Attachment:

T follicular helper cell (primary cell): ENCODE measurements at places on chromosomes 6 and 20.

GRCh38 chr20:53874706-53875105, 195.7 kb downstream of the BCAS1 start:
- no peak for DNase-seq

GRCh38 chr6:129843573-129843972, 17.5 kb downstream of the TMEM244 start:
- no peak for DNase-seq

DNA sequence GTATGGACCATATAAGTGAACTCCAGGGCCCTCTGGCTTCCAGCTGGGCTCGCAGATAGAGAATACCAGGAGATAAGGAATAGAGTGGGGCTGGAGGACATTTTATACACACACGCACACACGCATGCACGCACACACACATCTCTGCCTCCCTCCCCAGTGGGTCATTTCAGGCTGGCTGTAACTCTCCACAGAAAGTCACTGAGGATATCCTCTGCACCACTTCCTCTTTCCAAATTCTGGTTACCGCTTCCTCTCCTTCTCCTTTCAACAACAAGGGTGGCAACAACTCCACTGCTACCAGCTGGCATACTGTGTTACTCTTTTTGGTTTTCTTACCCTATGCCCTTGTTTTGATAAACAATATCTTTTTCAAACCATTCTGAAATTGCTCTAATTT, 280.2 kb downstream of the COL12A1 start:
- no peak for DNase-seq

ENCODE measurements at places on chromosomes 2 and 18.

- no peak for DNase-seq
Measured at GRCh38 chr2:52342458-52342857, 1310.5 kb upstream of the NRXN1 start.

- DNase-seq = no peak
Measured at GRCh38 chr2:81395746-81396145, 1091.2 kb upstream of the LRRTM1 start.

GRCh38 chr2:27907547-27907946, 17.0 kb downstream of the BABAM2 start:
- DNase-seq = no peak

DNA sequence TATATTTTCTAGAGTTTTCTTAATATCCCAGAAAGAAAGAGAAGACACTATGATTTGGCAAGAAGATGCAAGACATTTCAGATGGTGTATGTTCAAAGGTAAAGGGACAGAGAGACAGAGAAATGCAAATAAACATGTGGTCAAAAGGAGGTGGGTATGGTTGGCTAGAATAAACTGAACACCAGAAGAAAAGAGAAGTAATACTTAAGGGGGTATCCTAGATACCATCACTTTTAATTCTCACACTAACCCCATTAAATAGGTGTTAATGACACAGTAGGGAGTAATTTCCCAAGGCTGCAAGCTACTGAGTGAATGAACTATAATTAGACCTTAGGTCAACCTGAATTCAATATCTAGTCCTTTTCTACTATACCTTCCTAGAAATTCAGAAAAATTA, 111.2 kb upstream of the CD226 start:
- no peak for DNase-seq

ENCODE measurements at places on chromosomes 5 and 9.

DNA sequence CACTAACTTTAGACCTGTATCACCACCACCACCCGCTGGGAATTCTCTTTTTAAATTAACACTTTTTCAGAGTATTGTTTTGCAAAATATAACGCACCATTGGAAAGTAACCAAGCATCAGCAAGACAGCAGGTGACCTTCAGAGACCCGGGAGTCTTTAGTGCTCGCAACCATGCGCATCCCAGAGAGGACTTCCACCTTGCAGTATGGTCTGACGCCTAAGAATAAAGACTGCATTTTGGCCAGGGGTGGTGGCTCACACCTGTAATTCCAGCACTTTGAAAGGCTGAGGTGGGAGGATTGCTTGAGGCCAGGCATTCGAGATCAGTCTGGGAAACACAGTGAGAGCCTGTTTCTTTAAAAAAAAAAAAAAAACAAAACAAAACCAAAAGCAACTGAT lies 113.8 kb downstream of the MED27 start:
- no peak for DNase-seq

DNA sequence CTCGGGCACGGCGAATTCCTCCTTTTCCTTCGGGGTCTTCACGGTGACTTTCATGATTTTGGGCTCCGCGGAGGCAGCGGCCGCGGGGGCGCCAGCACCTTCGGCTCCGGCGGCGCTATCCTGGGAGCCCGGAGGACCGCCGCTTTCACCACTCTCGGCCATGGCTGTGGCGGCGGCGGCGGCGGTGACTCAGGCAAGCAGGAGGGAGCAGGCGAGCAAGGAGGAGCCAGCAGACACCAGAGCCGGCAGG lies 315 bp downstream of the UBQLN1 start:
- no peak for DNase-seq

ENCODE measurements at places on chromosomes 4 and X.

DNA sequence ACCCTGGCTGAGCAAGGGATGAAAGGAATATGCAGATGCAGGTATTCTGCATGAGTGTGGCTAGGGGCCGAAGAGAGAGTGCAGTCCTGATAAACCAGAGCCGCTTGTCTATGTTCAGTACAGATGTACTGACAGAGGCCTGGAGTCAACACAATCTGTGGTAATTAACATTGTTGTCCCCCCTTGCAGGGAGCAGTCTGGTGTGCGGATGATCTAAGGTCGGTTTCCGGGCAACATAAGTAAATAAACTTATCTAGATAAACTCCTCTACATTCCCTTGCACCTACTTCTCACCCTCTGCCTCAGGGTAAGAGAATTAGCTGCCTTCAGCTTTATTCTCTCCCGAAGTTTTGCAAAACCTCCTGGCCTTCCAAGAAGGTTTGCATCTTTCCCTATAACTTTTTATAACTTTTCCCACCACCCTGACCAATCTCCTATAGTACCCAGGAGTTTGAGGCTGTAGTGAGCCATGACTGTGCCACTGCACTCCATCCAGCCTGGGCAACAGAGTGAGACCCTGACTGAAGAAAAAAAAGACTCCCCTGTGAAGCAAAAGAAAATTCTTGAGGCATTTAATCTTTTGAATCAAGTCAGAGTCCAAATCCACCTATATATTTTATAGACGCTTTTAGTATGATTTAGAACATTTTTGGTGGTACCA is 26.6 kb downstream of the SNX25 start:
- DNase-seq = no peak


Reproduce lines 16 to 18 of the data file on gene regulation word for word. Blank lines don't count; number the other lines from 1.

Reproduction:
- no peak for DNase-seq

ENCODE measurements at places on chromosomes 5 and 9.

DNA sequence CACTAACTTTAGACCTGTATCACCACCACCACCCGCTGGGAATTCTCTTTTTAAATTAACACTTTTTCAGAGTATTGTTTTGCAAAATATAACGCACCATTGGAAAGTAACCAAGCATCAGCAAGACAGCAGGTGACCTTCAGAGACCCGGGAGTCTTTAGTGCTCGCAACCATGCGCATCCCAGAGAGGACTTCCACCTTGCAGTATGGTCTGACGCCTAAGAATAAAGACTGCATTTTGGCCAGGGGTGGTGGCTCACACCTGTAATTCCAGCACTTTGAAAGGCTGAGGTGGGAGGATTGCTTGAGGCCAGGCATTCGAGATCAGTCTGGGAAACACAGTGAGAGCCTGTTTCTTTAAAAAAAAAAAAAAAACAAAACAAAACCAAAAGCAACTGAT lies 113.8 kb downstream of the MED27 start: